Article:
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About Niche's 2017 Best Places

What is Niche?

Niche is a website that helps you discover the schools and neighborhoods that are right for you. We rigorously analyze dozens of public data sets and millions of reviews to produce comprehensive rankings, report cards, and profiles for K-12 Schools, Colleges, and Places to Live. Every month, millions of families use Niche to research schools and places to live.

Niche Best Places to Live Rankings

The goal of our Best Places to Live Rankings is to provide accurate, comparable, and thorough evaluations of places. To do so, we’ve collected and analyzed dozens of rankings factors from federal and local government datasets. We’ve combined those with proprietary Niche data and community reviews from each area. Read more about where our data comes from.

All Niche reviews and data are scored and standardized so that each place is comparable. We then assign each place to a cohort based on population and urban clustering.

Local Area CohortsClassification
Suburbs

A place located within a Census-defined urbanized area, but outside the principal city with a population of at least 1,000.

Cities

A principal city for an urbanized area with a population of 100,000 or more.

Neighborhoods

A place with a population of at least 1,000 located within a city.

Places

A non-rural town with a population of 1,000 or more, including neighborhoods, suburbs, and cities as defined above.

Counties

A county with a population of 5,000 or more.

Note: Due to how the census classifies places, there may be areas that are represented by more than one place. For example, the area of Manhattan is represented as both Manhattan and part of New York City.

Each place is then ranked against all other places in its cohort both overall and by key attributes.

What's New for 2017

All of our Best Places to Live Rankings have been updated to reflect the latest data available. For the first time, we are incorporating millions of reviews we've collected from residents about their community. Incorporating reviews from real people along with our rigorous analysis of data sets will help show what a place is really like.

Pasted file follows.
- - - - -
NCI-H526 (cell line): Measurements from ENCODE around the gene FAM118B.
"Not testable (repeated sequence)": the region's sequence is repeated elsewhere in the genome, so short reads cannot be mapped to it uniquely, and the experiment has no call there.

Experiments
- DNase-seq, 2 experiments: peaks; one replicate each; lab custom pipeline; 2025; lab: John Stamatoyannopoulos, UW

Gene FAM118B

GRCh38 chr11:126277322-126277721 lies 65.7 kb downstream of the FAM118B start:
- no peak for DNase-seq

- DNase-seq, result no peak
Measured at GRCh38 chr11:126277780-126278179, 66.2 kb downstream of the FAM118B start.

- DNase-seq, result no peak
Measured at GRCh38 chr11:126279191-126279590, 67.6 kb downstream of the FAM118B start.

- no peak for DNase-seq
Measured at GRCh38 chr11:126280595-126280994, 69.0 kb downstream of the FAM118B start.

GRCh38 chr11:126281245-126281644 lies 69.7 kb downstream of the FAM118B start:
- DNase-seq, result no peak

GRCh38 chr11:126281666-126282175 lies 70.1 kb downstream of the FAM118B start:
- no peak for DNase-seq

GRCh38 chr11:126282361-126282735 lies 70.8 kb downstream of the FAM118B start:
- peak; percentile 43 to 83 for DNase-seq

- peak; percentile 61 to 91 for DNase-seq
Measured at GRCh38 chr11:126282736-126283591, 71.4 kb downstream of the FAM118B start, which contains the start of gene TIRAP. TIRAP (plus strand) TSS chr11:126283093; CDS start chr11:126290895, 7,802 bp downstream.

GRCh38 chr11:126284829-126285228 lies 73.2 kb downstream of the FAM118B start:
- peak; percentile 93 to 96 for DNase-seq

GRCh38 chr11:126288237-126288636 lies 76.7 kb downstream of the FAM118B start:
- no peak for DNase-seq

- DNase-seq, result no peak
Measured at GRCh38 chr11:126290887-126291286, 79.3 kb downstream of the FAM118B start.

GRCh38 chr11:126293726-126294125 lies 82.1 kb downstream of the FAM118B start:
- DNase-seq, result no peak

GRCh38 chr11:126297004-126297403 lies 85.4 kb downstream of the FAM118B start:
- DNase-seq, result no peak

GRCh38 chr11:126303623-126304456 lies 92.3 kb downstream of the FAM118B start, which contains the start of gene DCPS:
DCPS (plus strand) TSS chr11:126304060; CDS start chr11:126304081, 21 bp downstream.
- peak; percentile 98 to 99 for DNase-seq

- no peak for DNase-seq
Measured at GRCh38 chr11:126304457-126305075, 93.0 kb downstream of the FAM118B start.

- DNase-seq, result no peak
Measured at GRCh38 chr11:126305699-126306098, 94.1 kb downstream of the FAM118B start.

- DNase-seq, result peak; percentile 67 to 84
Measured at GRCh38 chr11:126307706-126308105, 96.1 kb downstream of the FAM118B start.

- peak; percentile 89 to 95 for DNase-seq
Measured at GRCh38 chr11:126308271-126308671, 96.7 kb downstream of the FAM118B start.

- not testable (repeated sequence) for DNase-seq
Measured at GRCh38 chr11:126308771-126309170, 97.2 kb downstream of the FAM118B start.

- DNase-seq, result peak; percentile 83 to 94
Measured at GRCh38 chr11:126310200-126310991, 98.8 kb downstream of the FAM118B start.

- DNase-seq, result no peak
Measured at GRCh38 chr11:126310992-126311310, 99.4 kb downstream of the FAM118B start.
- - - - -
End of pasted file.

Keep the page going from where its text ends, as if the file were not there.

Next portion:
How Do We Calculate Rankings and Grades?

Our rankings and grades are calculated using a series of steps to ensure statistical rigor and useful guidance in deciding where to live. In general, the process used to calculate each ranking was as follows:

  1. First, we carefully selected each ranking’s factors to represent a healthy balance between statistical rigor and practical relevance in the ranking.
  2. Next, we evaluated the data for each factor to ensure that it provided value for the ranking. (The factor needed to help distinguish places from each other and accurately represent each places .) Because there are different factor types, we processed them differently:
    • Factors built from Niche user data and student/parent-submitted surveys were based on aggregated data/responses across each places. We logically have a higher degree of confidence in the aggregated score for places with more responses, so a Bayesian method was applied to reflect this confidence.
    • Factors built from factual information were inspected for bad data including outliers or inaccurate values. Where applicable, this data was either adjusted or completely excluded depending on the specific data.